Regulatory authorities in the aviation sector have commenced investigation of another stowaway on Med-View Airlines’ Lagos-London flight.The stowaway, Emmanuel Ugochukwu, hid in the front wheel of the commercial flight, travelling unnoticed from Lagos to London and back to Lagos last weekend. It was, however, a mystery that Ugochukwu was recovered alive and well too, after over 12 hours in the air.

The airline confirmed the incident, saying the appropriate authorities were investigating the matter.Its spokesperson, Oyibotha Obuke, said the development was quite disturbing for all parties and in effect, the Federal Airports Authority of Nigeria (FAAN) that manages the airport and the Nigerian Civil Aviation Authority (NCAA) were looking into it.
General Manager, Public Relations of NCAA, Sam Adurogboye, said the investigation is aimed at identifying what went wrong and the contributing factor to prevent a future reoccurrence.

He told The Guardian that the probe might take awhile, since all relevant agencies would have to be summoned, including the airline that has the responsibility to ensure safety.
Also, the General Manager, Corporate Affairs, FAAN, Henrietta Yakubu, confirmed the investigation, adding that their findings would be made public in due course.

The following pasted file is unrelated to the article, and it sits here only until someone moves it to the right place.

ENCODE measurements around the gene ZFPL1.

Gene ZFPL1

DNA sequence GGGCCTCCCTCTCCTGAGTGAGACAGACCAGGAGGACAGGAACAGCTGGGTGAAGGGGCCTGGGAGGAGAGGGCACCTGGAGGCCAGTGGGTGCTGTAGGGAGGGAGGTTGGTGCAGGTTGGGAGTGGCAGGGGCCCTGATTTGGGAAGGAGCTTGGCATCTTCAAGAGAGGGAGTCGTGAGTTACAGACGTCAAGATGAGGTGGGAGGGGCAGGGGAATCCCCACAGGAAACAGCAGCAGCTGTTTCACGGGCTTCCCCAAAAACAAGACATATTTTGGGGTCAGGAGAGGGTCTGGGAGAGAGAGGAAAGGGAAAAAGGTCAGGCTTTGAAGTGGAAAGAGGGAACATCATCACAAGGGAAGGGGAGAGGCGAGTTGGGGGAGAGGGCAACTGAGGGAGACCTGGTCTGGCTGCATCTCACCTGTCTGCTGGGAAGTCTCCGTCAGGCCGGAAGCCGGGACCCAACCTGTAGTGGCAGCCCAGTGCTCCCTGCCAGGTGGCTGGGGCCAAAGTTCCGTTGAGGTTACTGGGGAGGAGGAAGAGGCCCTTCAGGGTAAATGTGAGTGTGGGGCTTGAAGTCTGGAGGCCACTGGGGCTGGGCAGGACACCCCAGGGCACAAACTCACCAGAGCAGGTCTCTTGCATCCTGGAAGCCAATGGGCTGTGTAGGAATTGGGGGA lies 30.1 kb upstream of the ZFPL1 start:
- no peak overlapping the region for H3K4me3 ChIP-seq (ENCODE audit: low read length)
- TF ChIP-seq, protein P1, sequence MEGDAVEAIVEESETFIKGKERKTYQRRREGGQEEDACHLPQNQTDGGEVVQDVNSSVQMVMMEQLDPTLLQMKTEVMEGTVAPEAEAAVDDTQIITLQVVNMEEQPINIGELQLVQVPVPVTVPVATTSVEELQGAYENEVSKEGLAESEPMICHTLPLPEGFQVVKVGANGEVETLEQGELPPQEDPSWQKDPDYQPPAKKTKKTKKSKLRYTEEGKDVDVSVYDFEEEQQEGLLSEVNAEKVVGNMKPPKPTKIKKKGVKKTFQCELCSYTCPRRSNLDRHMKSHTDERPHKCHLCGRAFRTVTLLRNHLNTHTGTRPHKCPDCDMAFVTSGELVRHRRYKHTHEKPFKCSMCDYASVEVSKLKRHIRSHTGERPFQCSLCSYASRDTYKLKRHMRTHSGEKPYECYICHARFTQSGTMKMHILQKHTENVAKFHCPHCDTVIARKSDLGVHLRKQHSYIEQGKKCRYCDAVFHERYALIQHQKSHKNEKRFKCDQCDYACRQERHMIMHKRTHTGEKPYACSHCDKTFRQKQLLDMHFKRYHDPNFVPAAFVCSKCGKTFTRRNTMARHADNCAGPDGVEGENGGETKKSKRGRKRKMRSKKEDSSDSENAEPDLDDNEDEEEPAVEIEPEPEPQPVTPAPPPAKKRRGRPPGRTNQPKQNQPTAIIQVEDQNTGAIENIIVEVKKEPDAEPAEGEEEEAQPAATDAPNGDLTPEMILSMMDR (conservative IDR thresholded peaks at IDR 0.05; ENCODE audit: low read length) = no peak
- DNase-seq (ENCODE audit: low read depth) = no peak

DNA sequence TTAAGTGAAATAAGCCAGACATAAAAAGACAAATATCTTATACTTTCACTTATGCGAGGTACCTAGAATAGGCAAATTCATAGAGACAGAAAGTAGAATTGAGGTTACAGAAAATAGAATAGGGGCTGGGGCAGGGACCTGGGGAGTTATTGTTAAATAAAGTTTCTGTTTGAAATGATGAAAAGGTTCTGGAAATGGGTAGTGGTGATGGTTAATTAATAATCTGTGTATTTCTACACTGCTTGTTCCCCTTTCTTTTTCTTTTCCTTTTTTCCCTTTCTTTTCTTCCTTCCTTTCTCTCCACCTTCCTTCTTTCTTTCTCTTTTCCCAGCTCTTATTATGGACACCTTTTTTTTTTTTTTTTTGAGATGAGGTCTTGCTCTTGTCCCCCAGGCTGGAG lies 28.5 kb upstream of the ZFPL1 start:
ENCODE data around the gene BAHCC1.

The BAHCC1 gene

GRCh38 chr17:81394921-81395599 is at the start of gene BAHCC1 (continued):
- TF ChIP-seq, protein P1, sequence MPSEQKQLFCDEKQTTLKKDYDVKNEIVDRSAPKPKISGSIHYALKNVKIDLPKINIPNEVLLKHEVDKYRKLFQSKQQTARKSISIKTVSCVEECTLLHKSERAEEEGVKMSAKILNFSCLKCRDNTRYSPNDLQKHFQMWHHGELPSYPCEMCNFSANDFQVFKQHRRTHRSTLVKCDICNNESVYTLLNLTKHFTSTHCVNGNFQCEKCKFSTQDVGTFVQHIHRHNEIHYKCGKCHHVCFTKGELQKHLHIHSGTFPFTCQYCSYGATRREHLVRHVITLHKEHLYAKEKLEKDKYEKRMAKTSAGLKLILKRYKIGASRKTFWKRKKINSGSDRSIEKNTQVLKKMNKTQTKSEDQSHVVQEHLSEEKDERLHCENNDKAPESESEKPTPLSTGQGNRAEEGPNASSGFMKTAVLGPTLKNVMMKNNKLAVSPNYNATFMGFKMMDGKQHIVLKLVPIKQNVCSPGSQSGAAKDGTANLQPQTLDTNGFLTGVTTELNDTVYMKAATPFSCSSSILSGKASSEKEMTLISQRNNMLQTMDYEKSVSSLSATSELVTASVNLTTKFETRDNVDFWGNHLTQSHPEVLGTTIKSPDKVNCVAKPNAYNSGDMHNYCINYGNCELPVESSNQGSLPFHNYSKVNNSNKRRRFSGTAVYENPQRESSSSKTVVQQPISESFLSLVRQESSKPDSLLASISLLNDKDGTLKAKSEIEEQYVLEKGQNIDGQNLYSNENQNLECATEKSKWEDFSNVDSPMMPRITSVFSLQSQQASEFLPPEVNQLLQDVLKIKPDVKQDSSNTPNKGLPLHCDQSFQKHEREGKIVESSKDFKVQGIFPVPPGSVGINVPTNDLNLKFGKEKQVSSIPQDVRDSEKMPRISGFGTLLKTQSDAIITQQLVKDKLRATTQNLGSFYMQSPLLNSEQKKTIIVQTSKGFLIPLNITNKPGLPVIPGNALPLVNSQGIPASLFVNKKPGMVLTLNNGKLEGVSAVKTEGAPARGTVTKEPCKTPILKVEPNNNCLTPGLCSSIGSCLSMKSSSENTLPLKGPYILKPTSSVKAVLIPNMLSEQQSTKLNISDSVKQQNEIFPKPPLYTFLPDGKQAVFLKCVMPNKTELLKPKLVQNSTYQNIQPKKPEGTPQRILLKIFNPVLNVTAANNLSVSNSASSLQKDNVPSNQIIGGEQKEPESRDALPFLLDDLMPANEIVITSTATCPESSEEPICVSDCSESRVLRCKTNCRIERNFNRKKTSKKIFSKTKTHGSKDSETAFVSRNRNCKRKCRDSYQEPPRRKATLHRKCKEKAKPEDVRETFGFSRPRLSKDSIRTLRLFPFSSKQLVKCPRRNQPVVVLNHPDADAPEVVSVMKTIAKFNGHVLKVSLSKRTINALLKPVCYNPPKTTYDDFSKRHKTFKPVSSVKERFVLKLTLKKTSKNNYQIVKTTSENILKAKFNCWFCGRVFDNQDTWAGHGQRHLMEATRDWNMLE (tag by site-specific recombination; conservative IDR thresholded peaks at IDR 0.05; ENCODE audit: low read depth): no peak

Adurogboye noted: “Safety of an aircraft lies more with the owner than with anyone else. As an owner, you have the 100 per cent responsibility for safety. Because, before take off, you have to ensure that everything is intact.

“So, there is no room for bulk passing in this matter. Nevertheless, every agency involved still has to account for its roles, so as to learn lessons and prevent the issue from repeating itself.”

Last November, a dead body was found on an Arik plane last after it landed at Johannesburg’s OR Tambo International Airport from Lagos.The corpse, apparently a stowaway, was discovered in the A330-200 commercial aircraft’s wheel by South African engineers during inspection.In the last five years, there have been reports of dead Nigerian stowaways in planes operating locally and internationally.

Source: theguardian

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